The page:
I’ve seen so many loose bolts this past week, I can’t contain myself. Broken racks and rattling fenders and spinning SPD cleats are no fun. Tighten those bolts!
On the Dovetail Bikes Blog:
I’d guess that half of you have a loose bolt on their bike. Take a wrench to all the attachment bolts for racks, fenders, and water bottle cages and snug them up. Even if it’s not loose, give it a quarter turn to ensure that a big load or a rough road does not loosen them in the future…How tight is tight enough? An experienced mechanic says to me, “a quarter turn before you strip the threads”. With a hint of hyperbole, the answer is as tight as possible without damaging the frame…more from “Tighten Up!” on the Dovetail Blog.
Some developments are brewing at Dovetail, including a collaboration with Swift Industries for some super bike touring bags made by real people in Seattle, WA. Wanna tour or commute “rack-lite”? Coming soon!
Little jewels in rugged country: raspberries along the Flathead River, B.C., Canada.
…I eat food; mostly normal food, and sometimes lots of food. While touring I enjoy a variety of foods from a mundane handful of salted peanuts and a swig of water to extravagant dinners cooked with friends over multiple stoves in the backcountry. These meals are the best, as we share secret delicacies from our unpacked bags– chocolates, cheeses, cinnamon and cilantro….Everything I know about cooking and digestion and nutrition, I learned on the road. More on the Dovetail Learn page…
From his first tourer, a mid-nineties steel Rockhopper with Ritchey dropouts, to the latest ultralight sleep systems, Cass Gilbert has some experiences to share. While he traces dotted lines in the American southwest this winter with 29 inch wheels and lightweight Porcelain Rocket framebags, we caught a few moments to ask him about touring with a trailer over on the Dovetail page.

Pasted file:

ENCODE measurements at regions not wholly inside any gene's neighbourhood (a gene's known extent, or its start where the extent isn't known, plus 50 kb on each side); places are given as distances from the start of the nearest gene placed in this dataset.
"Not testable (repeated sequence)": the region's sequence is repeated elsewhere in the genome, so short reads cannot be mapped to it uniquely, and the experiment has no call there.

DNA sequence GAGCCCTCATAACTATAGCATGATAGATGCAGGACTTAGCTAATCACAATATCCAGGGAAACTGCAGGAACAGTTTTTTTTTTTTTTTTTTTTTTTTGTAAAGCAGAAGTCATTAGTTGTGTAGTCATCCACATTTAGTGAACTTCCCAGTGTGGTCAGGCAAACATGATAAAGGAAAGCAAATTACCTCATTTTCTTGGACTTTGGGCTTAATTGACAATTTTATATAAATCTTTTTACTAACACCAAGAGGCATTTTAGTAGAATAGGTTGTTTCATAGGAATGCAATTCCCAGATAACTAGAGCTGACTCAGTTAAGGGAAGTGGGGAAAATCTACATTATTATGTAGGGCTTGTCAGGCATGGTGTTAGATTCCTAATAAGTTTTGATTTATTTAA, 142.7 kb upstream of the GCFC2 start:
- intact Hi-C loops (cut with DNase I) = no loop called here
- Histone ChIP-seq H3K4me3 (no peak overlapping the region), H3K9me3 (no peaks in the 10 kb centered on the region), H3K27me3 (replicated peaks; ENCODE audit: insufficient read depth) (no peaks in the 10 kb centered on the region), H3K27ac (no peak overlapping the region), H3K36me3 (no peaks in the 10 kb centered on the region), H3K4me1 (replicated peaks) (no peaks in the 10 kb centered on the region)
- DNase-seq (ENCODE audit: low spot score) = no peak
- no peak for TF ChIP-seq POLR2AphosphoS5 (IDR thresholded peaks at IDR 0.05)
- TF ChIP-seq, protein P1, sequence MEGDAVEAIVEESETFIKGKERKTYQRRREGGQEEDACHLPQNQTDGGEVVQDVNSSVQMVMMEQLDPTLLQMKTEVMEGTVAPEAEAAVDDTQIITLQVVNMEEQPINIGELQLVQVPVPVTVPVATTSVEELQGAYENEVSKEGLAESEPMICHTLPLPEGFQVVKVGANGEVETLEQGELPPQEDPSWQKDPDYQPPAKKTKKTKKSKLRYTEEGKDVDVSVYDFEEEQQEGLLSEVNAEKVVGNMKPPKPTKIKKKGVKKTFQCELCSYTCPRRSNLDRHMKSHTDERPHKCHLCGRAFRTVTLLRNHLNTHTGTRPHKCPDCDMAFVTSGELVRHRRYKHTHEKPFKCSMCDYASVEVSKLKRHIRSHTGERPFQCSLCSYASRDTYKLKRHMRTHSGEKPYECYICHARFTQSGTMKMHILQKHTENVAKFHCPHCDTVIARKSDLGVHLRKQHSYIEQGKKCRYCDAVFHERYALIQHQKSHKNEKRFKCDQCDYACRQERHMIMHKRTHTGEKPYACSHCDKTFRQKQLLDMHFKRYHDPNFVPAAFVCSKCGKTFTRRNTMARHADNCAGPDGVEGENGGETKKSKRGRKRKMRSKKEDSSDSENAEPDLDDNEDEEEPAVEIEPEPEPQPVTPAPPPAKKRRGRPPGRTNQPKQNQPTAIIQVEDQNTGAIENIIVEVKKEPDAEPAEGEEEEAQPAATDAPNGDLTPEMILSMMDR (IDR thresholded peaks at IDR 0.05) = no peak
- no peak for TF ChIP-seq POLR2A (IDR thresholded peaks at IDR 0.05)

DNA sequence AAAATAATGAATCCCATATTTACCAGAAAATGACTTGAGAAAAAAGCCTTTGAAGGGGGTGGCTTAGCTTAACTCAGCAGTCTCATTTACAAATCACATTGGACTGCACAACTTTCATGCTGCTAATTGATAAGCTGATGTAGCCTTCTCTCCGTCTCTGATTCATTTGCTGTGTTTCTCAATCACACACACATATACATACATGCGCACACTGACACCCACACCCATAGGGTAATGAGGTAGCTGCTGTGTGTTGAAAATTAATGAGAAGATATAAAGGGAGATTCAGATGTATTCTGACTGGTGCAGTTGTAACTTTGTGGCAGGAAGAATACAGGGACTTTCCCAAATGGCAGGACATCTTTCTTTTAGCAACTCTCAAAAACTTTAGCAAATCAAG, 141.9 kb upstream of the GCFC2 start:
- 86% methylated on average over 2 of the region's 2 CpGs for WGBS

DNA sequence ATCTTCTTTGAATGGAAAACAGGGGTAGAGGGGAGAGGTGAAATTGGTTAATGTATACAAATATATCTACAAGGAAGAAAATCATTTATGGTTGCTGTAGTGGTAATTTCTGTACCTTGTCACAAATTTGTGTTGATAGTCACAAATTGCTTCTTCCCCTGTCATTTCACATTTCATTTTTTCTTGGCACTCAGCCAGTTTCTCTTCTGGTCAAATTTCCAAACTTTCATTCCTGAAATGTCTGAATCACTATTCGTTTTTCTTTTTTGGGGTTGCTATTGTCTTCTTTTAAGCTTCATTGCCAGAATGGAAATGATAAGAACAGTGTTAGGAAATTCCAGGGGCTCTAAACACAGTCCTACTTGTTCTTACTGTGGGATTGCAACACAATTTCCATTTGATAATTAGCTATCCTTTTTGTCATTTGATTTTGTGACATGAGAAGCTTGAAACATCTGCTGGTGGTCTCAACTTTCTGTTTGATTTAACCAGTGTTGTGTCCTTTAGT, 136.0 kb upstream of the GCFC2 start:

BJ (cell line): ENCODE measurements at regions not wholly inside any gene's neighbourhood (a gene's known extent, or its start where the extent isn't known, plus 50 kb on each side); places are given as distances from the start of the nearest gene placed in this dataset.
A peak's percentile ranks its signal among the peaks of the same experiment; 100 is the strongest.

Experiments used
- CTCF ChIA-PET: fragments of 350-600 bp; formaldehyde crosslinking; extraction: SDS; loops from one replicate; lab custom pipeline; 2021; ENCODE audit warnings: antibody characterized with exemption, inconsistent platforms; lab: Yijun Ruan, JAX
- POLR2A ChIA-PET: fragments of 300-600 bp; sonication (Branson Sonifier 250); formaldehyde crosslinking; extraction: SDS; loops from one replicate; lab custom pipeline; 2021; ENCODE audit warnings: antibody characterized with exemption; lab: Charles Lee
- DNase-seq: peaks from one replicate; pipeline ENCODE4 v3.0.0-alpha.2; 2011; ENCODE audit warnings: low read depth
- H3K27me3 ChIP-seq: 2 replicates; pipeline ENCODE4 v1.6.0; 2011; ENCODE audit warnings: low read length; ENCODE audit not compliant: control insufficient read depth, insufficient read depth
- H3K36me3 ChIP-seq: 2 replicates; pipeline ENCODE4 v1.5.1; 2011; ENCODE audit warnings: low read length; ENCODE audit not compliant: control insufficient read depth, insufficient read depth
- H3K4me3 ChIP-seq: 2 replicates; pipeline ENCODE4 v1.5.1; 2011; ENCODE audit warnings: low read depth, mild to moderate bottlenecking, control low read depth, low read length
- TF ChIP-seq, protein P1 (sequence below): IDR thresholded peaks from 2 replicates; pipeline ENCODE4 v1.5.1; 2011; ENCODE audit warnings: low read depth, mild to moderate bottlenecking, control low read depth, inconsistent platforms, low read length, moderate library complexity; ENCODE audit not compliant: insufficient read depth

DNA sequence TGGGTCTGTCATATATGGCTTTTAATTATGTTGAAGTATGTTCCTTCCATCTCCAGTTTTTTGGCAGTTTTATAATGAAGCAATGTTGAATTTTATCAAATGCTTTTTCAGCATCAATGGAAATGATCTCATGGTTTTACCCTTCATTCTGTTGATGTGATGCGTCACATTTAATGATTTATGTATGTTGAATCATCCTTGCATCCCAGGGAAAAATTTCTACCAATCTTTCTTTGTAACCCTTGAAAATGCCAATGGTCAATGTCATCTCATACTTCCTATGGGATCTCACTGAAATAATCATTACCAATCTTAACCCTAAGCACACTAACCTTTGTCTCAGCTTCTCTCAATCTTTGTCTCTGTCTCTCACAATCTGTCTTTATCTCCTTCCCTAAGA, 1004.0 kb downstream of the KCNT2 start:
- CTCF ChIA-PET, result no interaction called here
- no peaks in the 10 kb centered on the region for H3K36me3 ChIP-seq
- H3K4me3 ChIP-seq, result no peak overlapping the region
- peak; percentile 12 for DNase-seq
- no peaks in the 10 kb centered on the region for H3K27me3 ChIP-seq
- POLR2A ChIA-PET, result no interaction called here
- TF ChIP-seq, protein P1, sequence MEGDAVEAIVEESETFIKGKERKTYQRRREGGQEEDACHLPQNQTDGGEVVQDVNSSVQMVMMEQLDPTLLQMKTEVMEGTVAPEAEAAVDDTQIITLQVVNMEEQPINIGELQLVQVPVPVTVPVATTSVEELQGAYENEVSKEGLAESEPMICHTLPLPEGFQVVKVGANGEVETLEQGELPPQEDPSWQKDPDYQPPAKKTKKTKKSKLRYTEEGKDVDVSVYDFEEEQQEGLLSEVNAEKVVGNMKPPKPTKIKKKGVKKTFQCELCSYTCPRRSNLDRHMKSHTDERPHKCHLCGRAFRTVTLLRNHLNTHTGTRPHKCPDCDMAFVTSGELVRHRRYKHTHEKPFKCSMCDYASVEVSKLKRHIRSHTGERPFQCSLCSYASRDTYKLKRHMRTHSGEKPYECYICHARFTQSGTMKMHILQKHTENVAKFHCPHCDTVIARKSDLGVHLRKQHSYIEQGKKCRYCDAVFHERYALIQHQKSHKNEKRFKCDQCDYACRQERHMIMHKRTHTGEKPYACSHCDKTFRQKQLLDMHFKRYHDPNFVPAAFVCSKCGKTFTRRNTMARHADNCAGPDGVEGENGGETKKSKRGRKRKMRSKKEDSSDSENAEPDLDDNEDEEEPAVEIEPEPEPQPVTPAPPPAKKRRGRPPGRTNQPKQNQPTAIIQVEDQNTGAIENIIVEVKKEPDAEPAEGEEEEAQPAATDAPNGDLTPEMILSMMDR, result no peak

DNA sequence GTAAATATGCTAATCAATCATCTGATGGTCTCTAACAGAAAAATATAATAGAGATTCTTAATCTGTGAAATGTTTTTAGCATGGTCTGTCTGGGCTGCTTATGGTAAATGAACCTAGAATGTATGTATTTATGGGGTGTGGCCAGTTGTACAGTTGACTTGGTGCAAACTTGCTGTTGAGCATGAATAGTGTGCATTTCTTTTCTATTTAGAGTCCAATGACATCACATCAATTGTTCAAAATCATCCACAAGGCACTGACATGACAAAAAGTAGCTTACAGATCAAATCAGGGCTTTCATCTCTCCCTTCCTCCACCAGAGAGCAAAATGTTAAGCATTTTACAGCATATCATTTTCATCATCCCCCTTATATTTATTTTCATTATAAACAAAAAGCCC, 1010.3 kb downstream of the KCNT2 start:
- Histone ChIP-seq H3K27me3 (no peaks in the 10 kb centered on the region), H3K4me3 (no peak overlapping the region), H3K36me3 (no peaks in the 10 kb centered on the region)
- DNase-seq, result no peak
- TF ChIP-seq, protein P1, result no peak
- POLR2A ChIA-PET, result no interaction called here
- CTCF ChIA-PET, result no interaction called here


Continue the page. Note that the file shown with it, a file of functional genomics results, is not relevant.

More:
Perhaps the most useful aspect of a trailer is in its ability to easily transform any bicycle into a touring machine. If a day off on a bike trip includes chasing singletrack and local club rides, [a] trailer can be a good way to keep it simple, especially when racks are complicated as on a full-suspension mountain bike or a lightweight road bike. More at the Dovetail Learn Page…
For those that sleep out under the stars and buy reduced price ripe bananas because they’ll be eaten on the sidewalk outside the grocery store in the shade of a loaded bike. Bananas are still better than energy bars. For people that push their bikes on occasion because they’re doing things the bike isn’t supposed to do, like climb a twenty percent grade on gravel with camping equipment. For us, the casual misfits that choose to ride a bike to get places. Dovetail Bicycles is the result of experience on the road and inside the bike industry, and they’re stocking bike stuff for people who love adventure. They’ll keep you dry and they’ll hold your stuff. They will cook you eggs and coffee in the morning, and whittle a stick for your marshmallows in the evening. Dovetail has got the basics covered, and will be adding to their inventory daily. The thing that separates Dovetail: they actually ride bikes.
I’ve written some inspired articles on bike travel over on the Dovetail page and will be posting over there on a regular basis. Check out my article on packing light, “Take a load off”; and my recipe for adventure, “Slow biking”. If you’ve been following me here for a while, you’ll appreciate some of the goods they’re stocking as well. Get a 64 oz Klean Kanteen, an Esbit alcohol stove, and a shiny Velo Orange Passhunter Rack to support your basket or saddlebag. Pile it atop an old ATB like my High Sierra and you’ll have your own gypsy jalopy in no time.
Slow biking, like slow food, is an intimate and creative process of discovery and craft. Slow food is not necessarily slow, and does not exclude high-heat searing, blanching, broiling, saute or flambe and slow biking does not exclude riding fast and far or climbing hard and descending rapidly. Rather, slow biking is finding pleasure in the process: expertly packing your bags in the morning, seeking sinuous dotted lines on the map, inquiring locally about conditions and savoring the spoils– the meal– which may be riding the spine of an Appalachian ridgeline with farmland and forest in either direction. If a map is a recipe, consider following the recipe loosely, looking to it for suggestions when necessary and changing it when an idea arises. Somewhere between knowing exactly where you are and being completely lost, is adventure, and a great meal. Visit the Dovetail Blog for more…